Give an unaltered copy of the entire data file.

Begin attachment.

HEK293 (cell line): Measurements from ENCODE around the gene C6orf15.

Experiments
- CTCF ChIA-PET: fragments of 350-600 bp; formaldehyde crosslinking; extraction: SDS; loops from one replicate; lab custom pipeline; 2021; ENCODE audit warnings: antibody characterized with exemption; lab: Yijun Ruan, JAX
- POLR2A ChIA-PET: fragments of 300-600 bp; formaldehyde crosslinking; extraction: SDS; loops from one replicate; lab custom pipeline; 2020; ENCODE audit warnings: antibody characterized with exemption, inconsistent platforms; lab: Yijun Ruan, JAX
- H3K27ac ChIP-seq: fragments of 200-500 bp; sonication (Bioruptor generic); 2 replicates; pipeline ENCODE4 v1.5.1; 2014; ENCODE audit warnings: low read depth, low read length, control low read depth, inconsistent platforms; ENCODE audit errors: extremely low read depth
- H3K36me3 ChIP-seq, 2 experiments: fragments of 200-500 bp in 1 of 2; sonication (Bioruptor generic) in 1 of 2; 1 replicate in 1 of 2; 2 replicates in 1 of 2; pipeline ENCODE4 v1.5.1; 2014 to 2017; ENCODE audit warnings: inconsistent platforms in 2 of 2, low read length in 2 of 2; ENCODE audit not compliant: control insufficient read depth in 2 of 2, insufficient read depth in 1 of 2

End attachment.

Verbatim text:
HEK293 (cell line): Measurements from ENCODE around the gene C6orf15.

Experiments
- CTCF ChIA-PET: fragments of 350-600 bp; formaldehyde crosslinking; extraction: SDS; loops from one replicate; lab custom pipeline; 2021; ENCODE audit warnings: antibody characterized with exemption; lab: Yijun Ruan, JAX
- POLR2A ChIA-PET: fragments of 300-600 bp; formaldehyde crosslinking; extraction: SDS; loops from one replicate; lab custom pipeline; 2020; ENCODE audit warnings: antibody characterized with exemption, inconsistent platforms; lab: Yijun Ruan, JAX
- H3K27ac ChIP-seq: fragments of 200-500 bp; sonication (Bioruptor generic); 2 replicates; pipeline ENCODE4 v1.5.1; 2014; ENCODE audit warnings: low read depth, low read length, control low read depth, inconsistent platforms; ENCODE audit errors: extremely low read depth
- H3K36me3 ChIP-seq, 2 experiments: fragments of 200-500 bp in 1 of 2; sonication (Bioruptor generic) in 1 of 2; 1 replicate in 1 of 2; 2 replicates in 1 of 2; pipeline ENCODE4 v1.5.1; 2014 to 2017; ENCODE audit warnings: inconsistent platforms in 2 of 2, low read length in 2 of 2; ENCODE audit not compliant: control insufficient read depth in 2 of 2, insufficient read depth in 1 of 2